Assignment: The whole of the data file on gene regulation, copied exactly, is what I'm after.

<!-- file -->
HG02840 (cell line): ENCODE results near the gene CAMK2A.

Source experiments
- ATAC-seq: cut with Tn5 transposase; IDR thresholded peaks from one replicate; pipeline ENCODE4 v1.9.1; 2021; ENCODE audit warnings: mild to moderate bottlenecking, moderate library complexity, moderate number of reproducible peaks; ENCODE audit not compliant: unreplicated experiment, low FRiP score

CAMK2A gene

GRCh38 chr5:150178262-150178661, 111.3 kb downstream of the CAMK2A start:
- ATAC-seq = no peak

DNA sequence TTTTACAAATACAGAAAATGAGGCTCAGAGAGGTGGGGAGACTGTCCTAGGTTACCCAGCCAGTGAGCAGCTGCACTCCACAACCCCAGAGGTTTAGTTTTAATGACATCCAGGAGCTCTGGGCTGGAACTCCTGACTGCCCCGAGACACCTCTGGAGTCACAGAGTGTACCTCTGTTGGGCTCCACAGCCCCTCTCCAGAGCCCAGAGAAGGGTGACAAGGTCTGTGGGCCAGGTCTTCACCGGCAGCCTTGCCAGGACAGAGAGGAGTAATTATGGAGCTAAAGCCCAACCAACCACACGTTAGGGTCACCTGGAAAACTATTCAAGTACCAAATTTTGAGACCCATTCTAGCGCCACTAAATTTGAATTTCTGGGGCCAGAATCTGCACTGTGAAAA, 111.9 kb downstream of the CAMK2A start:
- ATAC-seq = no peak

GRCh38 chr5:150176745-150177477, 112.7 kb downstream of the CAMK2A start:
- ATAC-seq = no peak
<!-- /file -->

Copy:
HG02840 (cell line): ENCODE results near the gene CAMK2A.

Source experiments
- ATAC-seq: cut with Tn5 transposase; IDR thresholded peaks from one replicate; pipeline ENCODE4 v1.9.1; 2021; ENCODE audit warnings: mild to moderate bottlenecking, moderate library complexity, moderate number of reproducible peaks; ENCODE audit not compliant: unreplicated experiment, low FRiP score

CAMK2A gene

GRCh38 chr5:150178262-150178661, 111.3 kb downstream of the CAMK2A start:
- ATAC-seq = no peak

DNA sequence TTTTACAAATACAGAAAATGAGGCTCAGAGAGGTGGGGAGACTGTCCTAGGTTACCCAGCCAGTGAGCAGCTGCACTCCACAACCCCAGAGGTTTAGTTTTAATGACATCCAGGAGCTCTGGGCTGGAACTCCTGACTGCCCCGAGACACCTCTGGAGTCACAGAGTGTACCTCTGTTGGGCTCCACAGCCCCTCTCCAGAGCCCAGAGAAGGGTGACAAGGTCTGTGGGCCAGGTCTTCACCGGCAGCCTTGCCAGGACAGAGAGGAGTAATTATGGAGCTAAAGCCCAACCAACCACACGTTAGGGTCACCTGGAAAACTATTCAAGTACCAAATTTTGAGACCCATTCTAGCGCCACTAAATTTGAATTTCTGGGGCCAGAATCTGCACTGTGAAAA, 111.9 kb downstream of the CAMK2A start:
- ATAC-seq = no peak

GRCh38 chr5:150176745-150177477, 112.7 kb downstream of the CAMK2A start:
- ATAC-seq = no peak